He continued his sexual abuse throughout Malva's young life. He also physically abused her out of jealousy. When she had become pregnant (something Allan had never considered a possibility), she began sleeping with other men on the Ridge, hoping to be able to claim the baby was one of theirs. But this too enraged the possessive Allan, who beat her and then came up with the idea to pin the pregnancy on Jamie. He thought Jamie would offer them money to make them go away and then, Allan and Malva could leave the Ridge together.
But then, Malva told Allan she couldn't go through with the plan anymore because she didn't want to hurt Claire. "No matter what I said to her, she just kept saying that — she loved ye, and she'd tell," Allan tells Claire. So, he murdered her.
After normalizing an abusive, incestuous relationship for over a decade and threatening her to keep silent, Allan killed Malva when she wanted to expose it. Though she hadn't been able to stand up to Allan for her own sake, she could for Claire's sake. "Malva dies because she refused to continue manipulating Claire. Malva's baby dies because she refused to continue manipulating Claire," Wisemen says.
Beyond Allan, Tom failed her as well. With his wife and brother's betrayal, I get that it would be hard for Tom to love Malva. But Claire suspects that Tom was aware of the abuse his biological son was inflicting on his half-sister and cousin. And Tom chose not to see it or stop it. Rather, Tom focused on the wickedness in Malva that needed to be beaten out of her. His ignorance and his bias meant that instead of protecting this young girl, he chose to think of her as evil.
Because of everything she puts the Frasers through, Malva is one of the easiest Outlander characters to hate. But unlike villains like Jonathan Randall and Stephen Bonnet, Malva was not someone who simply wanted to inflict pain on others. Everything she did — poisoning Claire, blackmailing Roger, blaming the pregnancy on Jamie — was done out of desperation. And she felt remorse for her actions, which is rather incredible considering she only knew abusive familial relationships her entire life. Tragically, that remorse is what cost her her life.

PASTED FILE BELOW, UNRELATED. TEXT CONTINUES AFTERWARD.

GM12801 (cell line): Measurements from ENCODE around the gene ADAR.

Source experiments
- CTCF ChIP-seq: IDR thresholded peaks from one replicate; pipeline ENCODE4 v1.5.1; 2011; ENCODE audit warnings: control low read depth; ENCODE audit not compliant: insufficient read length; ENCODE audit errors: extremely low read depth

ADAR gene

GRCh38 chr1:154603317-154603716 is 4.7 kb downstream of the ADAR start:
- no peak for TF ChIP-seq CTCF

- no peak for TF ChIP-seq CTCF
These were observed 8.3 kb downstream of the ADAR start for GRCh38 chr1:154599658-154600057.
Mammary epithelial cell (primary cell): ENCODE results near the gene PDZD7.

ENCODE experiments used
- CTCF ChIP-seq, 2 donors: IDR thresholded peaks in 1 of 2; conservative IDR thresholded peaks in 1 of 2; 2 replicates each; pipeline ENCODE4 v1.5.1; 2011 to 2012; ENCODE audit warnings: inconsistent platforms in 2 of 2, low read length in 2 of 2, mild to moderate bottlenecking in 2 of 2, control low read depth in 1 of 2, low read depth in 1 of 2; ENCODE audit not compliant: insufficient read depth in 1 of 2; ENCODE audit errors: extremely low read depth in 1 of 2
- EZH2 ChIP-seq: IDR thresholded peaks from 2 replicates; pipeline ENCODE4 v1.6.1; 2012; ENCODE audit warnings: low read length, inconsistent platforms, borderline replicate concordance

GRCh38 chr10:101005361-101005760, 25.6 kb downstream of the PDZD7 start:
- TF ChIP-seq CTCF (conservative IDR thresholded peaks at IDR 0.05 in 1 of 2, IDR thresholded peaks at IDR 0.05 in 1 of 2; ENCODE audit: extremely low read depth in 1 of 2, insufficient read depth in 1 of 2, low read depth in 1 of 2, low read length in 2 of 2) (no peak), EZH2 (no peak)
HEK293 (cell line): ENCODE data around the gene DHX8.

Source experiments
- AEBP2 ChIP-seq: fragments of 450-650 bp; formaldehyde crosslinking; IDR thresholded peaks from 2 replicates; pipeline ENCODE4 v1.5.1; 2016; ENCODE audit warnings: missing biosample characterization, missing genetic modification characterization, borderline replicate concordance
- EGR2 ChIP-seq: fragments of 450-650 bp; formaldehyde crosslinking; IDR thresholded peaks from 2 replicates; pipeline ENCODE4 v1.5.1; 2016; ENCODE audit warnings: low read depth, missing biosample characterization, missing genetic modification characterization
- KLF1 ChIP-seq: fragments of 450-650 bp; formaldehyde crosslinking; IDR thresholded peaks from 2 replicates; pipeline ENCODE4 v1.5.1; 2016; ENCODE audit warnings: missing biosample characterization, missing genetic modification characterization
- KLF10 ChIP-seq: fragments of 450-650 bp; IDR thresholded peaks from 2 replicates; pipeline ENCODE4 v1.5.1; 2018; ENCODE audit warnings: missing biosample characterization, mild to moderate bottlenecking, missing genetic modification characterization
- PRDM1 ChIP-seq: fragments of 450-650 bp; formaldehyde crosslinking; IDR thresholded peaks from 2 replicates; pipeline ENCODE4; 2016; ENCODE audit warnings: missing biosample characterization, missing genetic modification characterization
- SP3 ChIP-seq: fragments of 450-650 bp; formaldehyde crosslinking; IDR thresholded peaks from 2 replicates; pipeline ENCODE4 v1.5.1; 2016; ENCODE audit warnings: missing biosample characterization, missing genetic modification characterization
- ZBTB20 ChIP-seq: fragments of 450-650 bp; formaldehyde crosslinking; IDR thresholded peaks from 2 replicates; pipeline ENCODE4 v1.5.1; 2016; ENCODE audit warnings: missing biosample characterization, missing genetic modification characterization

"It's easy to say that Malva is a villain," Wiseman says. "It's harder to widen your field of view and see the bigger picture. To consider Malva's upbringing, her sexual abuse by her brother, and the manipulation she was forced into by shame. To see that this very polarizing figure lost her life and that of her child's when she said 'no.'"
It's no wonder that Caitriona Balfe described the Malva storyline in the upcoming Season 6 as "a really heartbreaking, but a really twisted narrative that they all get embroiled in." And Claire, the character who is most directly hurt by Malva's actions, is able to forgive Malva. "Oh, Malva, I thought in despair. Oh, my darling Malva. Why didn't you tell me?" she thinks when Allan confesses.
In the later book, Written in My Own Heart's Blood, Claire visits what she secretly calls "Malva's Garden" — the place where Malva had been murdered — and hopes Malva's "spirit had fled and was at peace." Claire thinks how she loved the "strange, damaged young woman" and that she "perhaps had loved me, as well as she could."
Claire doesn't hate Malva — far from it. And so while it will be tempting to hate her and categorize her as a villain during Outlander Season 6 (and yes, it's written in a way that will surely make you hate her at times), the audience's perception of her must shift once Outlander reveals the entire truth behind Malva's actions.
"Malva was a victim. Of child sexual abuse. Of incest. Of rape. Of manipulation. She also did some very bad things. And when she tried to do better, she was murdered," Wiseman says. "I offer that a girl who has been traumatized by the time she was 2 maybe, just maybe, was also a tragic victim in this story."